Prices had come under downward pressure earlier on Tuesday after data on China’s factory activity weighed on financial markets, including crude oil futures, as it suggested Asia’s biggest economy is still struggling to regain traction.

Despite a shaky global economy, oil prices have surged by almost 40 per cent since January, lifted by supply cuts led by the Middle East-dominated producer club of the Organization of the Petroleum Exporting Countries (OPEC) as well as by U.S. sanctions on producers Iran and Venezuela.

Matt Stanley, a broker with Starfuels in Dubai, said oil prices had risen this year due to the “choking” of supply rather than because of strong demand.

Gold prices rose on Tuesday as lackluster Chinese factory activity data sent Asian shares lower, rekindling concerns about the health of the global economy.

Investors now await the U.S. Federal Reserve’s two-day policy meeting starting later in the day for clues on the interest rate outlook.

Spot gold rose 0.3 per cent to US$1,283.44 per ounce. U.S. gold futures were up 0.3 per cent at US$1,285.30 an ounce.

“There is a broad bearish sentiment across Asia market opening this morning as a very disappointing China manufacturing PMI triggered a sell-off in currencies and emerging markets and equity markets,” said Margaret Yang, an analyst with CMC Markets in Singapore.

Currencies and bonds

The Canadian dollar rose slightly and was trading near the 74.4 US cents level ahead of February GDP figure, expected later Tuesday morning, which is expected to be flat.

The U.S. dollar lost 0.1 per cent against the yen to 111.51, and the euro was barely changed at US$1.1186.

The dollar index, which tracks the greenback against a basket of six major rivals, was down less than 0.1 per cent, holding at 97.808. On a monthly basis, it was up 0.6 per cent and on track for a third consecutive month of gains.

The Federal Reserve’s two-day policy meeting, which ends on Wednesday, remains a hurdle for the dollar. No change in policy is expected, but the market wants to hear how Chairman Jerome Powell resolves the divergence between solid economic growth and slowing inflation.

The U.S. 10-year Treasury yield was down slightly at 2.529 per cent while the Canada 10-year bond yield edged slightly higher to 1.732 per cent.

Stocks to watch

Mastercard reported first-quarter net income of $1.86 billion. On a per-share basis, the Purchase, New York-based company said it had profit of $1.80. Earnings, adjusted for pretax gains, were $1.78 per share. The results surpassed Wall Street expectations. The average estimate of 15 analysts surveyed by Zacks Investment Research was for earnings of $1.66 per share. Its shares rose 1.2 per cent in premarket trading.

The processor of debit and credit card payments posted revenue of $3.89 billion in the period, also beating Street forecasts. Twelve analysts surveyed by Zacks expected $3.87 billion.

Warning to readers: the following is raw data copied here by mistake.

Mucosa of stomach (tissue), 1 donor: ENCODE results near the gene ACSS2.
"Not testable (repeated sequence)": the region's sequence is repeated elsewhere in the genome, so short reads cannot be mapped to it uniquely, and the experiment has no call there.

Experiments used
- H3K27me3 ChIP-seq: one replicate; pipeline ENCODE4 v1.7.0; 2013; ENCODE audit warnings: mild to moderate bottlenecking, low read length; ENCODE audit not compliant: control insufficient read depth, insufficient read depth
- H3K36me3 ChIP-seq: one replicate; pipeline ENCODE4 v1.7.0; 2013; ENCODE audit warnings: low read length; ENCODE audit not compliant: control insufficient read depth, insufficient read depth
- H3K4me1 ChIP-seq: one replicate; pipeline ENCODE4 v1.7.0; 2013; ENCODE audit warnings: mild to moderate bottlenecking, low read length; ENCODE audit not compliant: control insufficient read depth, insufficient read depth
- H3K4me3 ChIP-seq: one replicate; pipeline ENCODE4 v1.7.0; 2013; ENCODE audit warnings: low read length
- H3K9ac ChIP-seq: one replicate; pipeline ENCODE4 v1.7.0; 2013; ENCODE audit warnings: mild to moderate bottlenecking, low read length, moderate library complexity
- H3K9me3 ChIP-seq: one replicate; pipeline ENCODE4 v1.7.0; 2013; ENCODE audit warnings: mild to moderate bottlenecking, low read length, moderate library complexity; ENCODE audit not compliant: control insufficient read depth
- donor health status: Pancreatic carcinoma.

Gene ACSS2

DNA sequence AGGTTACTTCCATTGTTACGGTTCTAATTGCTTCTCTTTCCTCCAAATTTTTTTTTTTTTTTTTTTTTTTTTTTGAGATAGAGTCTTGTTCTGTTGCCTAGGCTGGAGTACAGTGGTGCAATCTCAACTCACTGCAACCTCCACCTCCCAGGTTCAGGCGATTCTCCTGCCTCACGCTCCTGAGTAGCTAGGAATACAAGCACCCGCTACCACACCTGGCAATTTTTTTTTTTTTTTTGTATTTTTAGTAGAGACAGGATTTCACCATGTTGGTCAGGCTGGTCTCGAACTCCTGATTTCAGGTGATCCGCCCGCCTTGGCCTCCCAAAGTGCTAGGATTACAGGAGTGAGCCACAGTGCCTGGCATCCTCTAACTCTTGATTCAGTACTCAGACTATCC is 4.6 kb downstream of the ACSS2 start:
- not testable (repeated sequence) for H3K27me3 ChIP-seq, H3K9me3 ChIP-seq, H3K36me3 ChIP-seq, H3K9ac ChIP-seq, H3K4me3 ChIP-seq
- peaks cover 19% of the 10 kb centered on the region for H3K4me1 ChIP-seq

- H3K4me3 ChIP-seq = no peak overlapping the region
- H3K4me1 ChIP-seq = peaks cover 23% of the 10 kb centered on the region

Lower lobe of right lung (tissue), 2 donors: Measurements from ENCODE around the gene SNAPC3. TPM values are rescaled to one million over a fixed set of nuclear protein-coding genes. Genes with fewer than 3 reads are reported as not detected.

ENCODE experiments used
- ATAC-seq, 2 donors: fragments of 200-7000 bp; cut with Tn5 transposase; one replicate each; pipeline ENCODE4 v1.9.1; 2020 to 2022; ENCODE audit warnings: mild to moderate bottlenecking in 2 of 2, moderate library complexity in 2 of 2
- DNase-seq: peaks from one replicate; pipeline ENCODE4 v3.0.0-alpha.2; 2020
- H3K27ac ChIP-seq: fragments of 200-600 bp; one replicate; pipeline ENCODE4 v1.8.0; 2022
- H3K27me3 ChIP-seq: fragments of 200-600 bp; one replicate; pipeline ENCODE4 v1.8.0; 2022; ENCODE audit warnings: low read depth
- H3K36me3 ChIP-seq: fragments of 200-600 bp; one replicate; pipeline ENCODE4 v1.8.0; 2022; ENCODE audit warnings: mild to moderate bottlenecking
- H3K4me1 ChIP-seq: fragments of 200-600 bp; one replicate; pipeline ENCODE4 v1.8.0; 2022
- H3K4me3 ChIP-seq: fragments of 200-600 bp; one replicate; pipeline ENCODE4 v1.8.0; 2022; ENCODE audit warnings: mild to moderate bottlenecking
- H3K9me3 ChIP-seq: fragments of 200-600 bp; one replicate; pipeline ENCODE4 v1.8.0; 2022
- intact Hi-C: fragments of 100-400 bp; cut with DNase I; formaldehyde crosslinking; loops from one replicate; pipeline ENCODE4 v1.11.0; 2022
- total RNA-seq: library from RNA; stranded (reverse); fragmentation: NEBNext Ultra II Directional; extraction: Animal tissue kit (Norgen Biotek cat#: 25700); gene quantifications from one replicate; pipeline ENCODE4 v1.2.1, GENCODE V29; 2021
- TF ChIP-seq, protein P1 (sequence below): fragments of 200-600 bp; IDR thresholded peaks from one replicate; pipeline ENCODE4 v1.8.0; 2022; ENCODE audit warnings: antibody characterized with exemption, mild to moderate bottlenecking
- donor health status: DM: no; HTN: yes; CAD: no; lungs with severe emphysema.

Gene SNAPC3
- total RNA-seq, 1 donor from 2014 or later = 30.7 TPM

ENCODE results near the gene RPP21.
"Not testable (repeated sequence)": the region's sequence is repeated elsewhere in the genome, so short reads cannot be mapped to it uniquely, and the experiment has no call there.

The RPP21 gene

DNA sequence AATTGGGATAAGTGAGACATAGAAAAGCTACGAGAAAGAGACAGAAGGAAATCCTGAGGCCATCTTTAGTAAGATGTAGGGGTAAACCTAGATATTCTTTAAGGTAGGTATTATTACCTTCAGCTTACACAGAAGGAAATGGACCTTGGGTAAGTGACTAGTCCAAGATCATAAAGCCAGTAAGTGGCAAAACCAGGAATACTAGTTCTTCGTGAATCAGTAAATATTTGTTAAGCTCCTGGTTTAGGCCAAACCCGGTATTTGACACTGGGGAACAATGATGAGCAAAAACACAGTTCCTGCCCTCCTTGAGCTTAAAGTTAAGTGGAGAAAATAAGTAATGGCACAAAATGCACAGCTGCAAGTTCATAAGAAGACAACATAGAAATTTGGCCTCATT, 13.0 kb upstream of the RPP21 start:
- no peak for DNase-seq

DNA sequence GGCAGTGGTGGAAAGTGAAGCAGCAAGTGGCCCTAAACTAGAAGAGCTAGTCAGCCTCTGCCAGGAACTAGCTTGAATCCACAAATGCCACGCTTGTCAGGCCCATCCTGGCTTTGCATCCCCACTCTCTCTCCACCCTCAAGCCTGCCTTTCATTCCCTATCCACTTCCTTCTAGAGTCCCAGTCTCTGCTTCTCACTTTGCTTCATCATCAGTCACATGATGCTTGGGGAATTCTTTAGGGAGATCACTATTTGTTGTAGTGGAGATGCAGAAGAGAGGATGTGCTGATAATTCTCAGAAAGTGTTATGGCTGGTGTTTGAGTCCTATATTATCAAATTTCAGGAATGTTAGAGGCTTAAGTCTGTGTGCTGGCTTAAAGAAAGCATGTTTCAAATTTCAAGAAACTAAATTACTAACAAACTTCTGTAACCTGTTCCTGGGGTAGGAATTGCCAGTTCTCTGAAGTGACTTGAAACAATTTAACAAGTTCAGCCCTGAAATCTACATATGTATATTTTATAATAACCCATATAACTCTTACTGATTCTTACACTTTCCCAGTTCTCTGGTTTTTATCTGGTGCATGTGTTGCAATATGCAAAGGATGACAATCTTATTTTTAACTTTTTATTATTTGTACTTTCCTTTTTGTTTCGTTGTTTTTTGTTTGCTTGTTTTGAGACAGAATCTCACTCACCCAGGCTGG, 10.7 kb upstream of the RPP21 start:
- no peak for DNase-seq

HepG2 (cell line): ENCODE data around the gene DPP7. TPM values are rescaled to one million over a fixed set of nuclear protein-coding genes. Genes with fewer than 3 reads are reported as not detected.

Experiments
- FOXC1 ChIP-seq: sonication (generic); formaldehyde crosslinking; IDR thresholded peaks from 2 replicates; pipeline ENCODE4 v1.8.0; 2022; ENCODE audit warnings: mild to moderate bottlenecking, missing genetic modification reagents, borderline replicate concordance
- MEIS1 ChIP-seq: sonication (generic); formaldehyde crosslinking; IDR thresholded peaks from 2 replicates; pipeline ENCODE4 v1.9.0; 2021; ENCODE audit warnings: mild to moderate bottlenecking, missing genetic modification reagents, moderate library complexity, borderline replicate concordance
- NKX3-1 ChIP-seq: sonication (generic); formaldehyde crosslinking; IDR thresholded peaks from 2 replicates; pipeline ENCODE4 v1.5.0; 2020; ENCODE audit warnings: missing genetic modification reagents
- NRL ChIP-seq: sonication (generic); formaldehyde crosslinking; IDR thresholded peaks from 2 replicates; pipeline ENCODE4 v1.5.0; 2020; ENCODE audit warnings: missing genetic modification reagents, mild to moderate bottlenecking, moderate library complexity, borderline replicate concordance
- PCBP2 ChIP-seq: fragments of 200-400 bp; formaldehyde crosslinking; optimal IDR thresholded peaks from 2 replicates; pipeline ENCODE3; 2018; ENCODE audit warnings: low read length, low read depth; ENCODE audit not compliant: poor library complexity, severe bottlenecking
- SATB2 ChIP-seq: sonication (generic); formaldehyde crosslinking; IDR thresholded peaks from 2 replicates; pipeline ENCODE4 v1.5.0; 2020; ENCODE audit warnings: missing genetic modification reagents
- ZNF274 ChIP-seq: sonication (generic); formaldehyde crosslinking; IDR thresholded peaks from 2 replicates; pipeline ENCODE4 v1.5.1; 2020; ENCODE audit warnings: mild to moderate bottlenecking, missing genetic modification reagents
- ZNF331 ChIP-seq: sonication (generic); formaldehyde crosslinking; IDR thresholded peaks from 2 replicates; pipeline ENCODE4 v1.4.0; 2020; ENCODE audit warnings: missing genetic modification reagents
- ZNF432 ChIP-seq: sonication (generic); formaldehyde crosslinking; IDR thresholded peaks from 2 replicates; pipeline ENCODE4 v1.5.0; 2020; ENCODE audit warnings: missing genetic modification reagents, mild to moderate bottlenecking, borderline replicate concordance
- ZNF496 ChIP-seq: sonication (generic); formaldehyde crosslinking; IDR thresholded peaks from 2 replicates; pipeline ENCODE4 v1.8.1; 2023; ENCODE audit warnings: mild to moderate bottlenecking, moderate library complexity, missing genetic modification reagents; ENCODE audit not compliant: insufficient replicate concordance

Two Ontario men who each lost several family members in the Ethiopian Airlines disaster have filed wrongful-death lawsuits against Boeing Co. The plaintiffs allege the U.S. plane manufacturer rushed its Max jet program into production in a race against long-time European competitor Airbus SE. Boeing met with shareholders Monday and stressed they were working hard for a software fix for the Max 737 jets. Its shares were down 0.15 per cent in premarket trading.

Tesla Inc. plans to announce on Tuesday that it has started selling solar panels and related equipment for up to 38 per cent below the national average price, the New York Times reported on Tuesday. Its shares were up 0.12 per cent in premarket trading.

Earnings include: Airbus Group SE; Amgen Inc.; Alacer Gold Corp.; Anadarko Petroleum Corp.; Apple Inc.; Charter Communications Inc.; Chubb Corp.; ConocoPhillips; Easyhome Ltd.; Encana Corp.; First National Financial Corp.; General Electric Co.; General Motors Co.; Genworth MI Canada Inc.; Glencore PLC; HCA Holdings Inc.; McDonald’s Corp.; Merck & Company Inc.; Morguard North American Residential; North American Construction Group Ltd.; Pfizer Inc.; Phillips 66; Planet 13 Holdings Inc.; Resolute Forest Products Inc.; Shopify Inc.; TILT Holdings Inc.; VIVO Cannabis Inc.; Westshore Terminals Investment Corp.

Economic news

Japan markets closed

China PMI

Euro zone real GDP and jobless rate

Germany unemployment, consumer price index and consumer confidence

(8:30 a.m. ET) Canada's real GDP at basic prices for February. The Street is projecting unchanged from January.

(8:30 a.m. ET) Canada's industrial price index for March. Consensus is a rise of 0.3 per cent in February.

(8:30 a.m. ET) Canada's raw materials price index for March. Consensus is a 3.0-per-cent increase from the previous month

(8:30 a.m. ET) U.S. employment cost index for Q1. Consensus is an increase of 0.8 per cent from Q4 and 2.9 per cent year-over-year.

(9 a.m. ET) U.S. S&P Case-Shiller Home Price Index for February. Consensus is a rise of 0.4 per cent from January and 3.1 per cent year-over-year.

U.S. home prices increased at a slower pace in February, a sign that several years of outsized gains in home values have created affordability challenges in many metro areas. The S&P CoreLogic Case-Shiller 20-city home price index rose 3 per cent from a year earlier, down from an annual gain of 3.5 per cent in January.

(9:45 a.m. ET) U.S. Chicago PMI for April.

(10 a.m. ET) U.S. Conference Board Consumer Confidence Index for April.

(10 a.m. ET) U.S. pending home sales for March.

Also: U.S. Fed meeting begins

With files from Reuters